SALT LAKE CITY — After declining a second-round grade from NFL evaluators following his junior season, running back Zack Moss returned to the University of Utah to improve his stock and cement his name in Utah history.
Moss entered the season as the primary focus of the offense and delivered as Utah neared a College Football Playoff bid.
The Miami, Florida, native rushed for 1,416 yards and scored 15 rushing and two receiving touchdowns his final season of play, while also setting six all-time records at Utah, including career rushing yards (4,167 yards) and career rushing touchdowns (38 TDs). That effort led him to being named the Pac-12 Offensive Player of the Year.
But on Friday, Moss got his opportunity to finally add his name to the list of elite running backs drafted to the NFL. The 5-foot-10, 222-pound power back heard his name called by Commissioner Roger Goodell in the league’s virtual draft.
Moss was selected No. 86 overall in the third round, by the Buffalo Bills. He was the second player selected by the franchise and the eighth running back selected in the draft. He joins former teammates Jaylon Johnson and Julian Blackmon, who was picked one pick before him, as the only players from the University of Utah drafted so far in 2020.
The former Ute, along with Johnson, was invited to participate in the NFL’s virtual draft party as one of only 58 athletes around the country. These are the same athletes that would have been invited to Las Vegas had the coronavirus pandemic not shut down the league’s ability to meet in person.
Moss joins A.J. Epenesa from Iowa with the Bills, who was drafted in the second round.
Moss becomes the third-straight starting running back from the University of Utah drafted in the NFL. His predecessors, Joe Williams (San Francisco 49ers) and Devontae Booker (Denver Broncos), were both selected in the fourth round of their respective drafts.
“I just want teams to know that they’re going to get a guy that is always going to come to work and approach it that way every single day, no matter what year it is,” Moss told Jim Rome prior to the draft in a radio interview. “This is my life, this is my passion, this is what drives me each day.”
That worker mentality was present his entire time at Utah. Moss used each offseason of his career to improve his size while growing in his understanding of the game. The hard work paid off as Moss became one of the most elusive backs in the country, according to Pro Football Focus.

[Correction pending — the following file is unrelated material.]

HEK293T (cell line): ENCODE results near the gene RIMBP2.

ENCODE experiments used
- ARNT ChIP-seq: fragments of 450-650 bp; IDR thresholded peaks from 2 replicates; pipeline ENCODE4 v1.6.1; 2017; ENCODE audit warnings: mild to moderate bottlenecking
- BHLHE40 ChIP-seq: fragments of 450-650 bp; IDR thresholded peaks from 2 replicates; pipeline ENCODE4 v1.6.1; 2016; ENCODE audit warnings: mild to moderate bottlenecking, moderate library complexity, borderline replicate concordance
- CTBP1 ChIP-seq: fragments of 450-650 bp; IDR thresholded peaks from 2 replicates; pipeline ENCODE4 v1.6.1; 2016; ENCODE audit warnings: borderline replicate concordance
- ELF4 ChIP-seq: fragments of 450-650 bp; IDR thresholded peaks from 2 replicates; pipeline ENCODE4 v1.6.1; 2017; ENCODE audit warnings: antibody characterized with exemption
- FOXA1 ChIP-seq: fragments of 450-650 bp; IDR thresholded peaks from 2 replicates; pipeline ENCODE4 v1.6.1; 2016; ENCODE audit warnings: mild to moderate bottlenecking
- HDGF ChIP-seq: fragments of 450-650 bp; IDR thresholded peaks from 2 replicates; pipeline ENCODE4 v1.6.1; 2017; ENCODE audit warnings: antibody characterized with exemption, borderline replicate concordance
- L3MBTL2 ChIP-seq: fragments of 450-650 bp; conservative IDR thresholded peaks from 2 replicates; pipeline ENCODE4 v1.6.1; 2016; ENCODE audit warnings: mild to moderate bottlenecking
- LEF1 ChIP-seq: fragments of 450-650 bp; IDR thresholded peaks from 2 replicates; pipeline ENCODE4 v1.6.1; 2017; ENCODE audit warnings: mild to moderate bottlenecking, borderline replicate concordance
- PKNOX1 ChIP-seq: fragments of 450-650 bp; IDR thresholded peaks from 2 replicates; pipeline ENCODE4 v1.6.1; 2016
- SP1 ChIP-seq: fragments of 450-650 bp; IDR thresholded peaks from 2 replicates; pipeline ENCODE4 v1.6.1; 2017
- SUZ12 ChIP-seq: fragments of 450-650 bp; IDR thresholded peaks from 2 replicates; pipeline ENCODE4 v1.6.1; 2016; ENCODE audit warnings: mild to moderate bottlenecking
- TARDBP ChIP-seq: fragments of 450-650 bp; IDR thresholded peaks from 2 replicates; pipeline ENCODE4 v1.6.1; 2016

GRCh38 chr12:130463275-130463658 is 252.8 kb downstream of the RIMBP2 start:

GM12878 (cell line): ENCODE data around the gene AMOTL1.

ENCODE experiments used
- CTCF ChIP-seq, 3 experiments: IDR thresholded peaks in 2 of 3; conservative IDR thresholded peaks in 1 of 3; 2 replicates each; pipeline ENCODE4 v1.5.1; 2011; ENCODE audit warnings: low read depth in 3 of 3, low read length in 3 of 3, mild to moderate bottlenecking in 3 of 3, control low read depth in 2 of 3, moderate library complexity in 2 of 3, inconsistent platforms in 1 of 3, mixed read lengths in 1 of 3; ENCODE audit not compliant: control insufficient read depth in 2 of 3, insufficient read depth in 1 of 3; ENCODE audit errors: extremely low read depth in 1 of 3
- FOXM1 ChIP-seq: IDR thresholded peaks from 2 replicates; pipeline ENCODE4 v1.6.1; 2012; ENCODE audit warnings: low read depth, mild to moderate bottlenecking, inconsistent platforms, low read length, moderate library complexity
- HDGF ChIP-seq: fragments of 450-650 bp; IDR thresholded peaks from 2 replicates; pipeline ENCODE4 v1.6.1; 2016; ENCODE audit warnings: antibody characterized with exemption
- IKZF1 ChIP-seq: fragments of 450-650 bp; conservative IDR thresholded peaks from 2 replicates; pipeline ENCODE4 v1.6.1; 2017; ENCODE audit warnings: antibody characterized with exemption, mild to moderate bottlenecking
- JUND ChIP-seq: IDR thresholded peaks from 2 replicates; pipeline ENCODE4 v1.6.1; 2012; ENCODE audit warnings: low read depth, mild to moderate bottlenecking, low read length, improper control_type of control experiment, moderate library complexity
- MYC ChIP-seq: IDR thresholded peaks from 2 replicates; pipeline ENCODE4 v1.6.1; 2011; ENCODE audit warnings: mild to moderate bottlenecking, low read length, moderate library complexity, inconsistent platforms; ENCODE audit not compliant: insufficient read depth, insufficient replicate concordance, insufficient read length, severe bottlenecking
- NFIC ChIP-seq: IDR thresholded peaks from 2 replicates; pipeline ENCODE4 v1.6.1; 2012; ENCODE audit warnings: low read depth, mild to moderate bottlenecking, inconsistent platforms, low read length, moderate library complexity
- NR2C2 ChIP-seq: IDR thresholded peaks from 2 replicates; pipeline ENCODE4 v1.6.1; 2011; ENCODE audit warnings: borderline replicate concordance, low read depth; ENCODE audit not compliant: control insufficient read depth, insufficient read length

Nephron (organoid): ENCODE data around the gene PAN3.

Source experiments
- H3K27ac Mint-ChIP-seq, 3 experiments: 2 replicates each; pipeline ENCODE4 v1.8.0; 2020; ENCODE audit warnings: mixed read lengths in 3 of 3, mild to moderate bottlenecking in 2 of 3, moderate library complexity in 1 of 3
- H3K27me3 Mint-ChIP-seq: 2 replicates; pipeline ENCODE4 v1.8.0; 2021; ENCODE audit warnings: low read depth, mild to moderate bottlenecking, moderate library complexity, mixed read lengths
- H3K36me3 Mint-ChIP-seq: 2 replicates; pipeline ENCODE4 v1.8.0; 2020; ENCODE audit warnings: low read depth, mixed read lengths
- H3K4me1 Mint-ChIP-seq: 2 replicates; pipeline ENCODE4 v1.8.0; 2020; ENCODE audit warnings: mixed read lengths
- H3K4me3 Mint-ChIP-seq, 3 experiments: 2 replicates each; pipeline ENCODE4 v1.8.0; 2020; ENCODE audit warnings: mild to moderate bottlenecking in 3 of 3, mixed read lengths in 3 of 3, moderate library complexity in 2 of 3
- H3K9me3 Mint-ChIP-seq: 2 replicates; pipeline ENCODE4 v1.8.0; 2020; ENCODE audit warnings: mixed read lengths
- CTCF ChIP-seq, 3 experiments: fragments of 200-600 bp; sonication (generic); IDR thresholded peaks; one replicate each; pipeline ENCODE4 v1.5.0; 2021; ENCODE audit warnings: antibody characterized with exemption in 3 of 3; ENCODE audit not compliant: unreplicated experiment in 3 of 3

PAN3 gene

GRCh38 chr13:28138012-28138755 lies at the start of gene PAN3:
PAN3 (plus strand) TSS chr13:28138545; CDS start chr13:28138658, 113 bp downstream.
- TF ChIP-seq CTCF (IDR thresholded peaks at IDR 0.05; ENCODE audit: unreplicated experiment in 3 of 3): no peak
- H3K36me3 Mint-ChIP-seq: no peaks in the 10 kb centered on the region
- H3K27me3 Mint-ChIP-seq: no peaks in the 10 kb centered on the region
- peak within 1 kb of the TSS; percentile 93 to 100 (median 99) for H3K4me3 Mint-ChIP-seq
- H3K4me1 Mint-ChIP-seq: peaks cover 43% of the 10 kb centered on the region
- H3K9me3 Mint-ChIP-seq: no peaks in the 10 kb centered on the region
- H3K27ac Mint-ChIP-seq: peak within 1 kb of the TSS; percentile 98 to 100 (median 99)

“Moss may not have the same elite measurables as some of the other backs in this class, but he has a trump card we’ve seen translate again and again to the NFL — the dude breaks tackles,” PFF’s Michael Renner wrote. “Whether it’s as a runner or as a receiver, Moss is a safe bet to be on his feet after first contact. In fact, Moss broke at least four tackles in each of the games in which he carried the ball at least 10 times, even though he played through injury for a portion of the year.”
PFF said Moss held the third-highest broken tackles per attempt average in the last six years of the organization tracking advanced college football metrics. Add that to being a bona fide receiver — he caught 66 career passes and forced 33 broken tackles after the catch — and Moss is “a safe bet to continue in the NFL.”
"He's an every-down back — he can do it all," Kyle Whittingham said of his former star player. "He can obviously carry the football, he's an inside runner, he's an outside runner, he's got breakaway speed, great quickness, vision, balance, runs with violence — all those things that you've got to possess when you've got the ball in your hands. He's also a very good receiver out of the backfield."
But Moss wasn’t just an offensive threat while at Utah, he also prided himself on being a blocker for quarterback Tyler Huntley, his former high school teammate and other member of the Hallendale Trio. “The quarterback is the most important person on the field, and keeping that guy upright is pretty much second to none,” Moss told Jim Rome. “And my job as a running back is keeping him upright and keeping him clean.”
Throughout his collegiate career, Moss maintained that being a good blocker was vital to his success and having a legit shot at making an NFL team in the future. Now, he has a shot with the Bills to show his ability.
"He picks up blitzes. He's very willing and able to stand in there and pick up linebacker blitzes, and so that probably, to me, is the biggest attribute that Zack possesses is that he can do it all," Whittingham said. "There really is no weakness in his game, and he takes pride in that."
Moss was one of nine players from the University of Utah selected to participate in the NFL Combine in February, but had a disappointing showing after sustaining a hamstring injury ahead of his 40-yard dash run. He managed to run an official 4.65, but looked to his pro day to improve his time.
As the coronavirus outbreak spread around the country, Utah, as did every school in the country, cancelled their pro day, leaving Moss with few options. But Moss arranged for a private showing for NFL scouts where he ran a 4.52 40-yard dash time, which was closer to the time he expected ahead of the combine.
Although figures are not definite, Moss is projected to sign a $4.2 million total value contract, which includes an approximate $900,000 signing bonus, according to draft pick numbers by spotrac.com.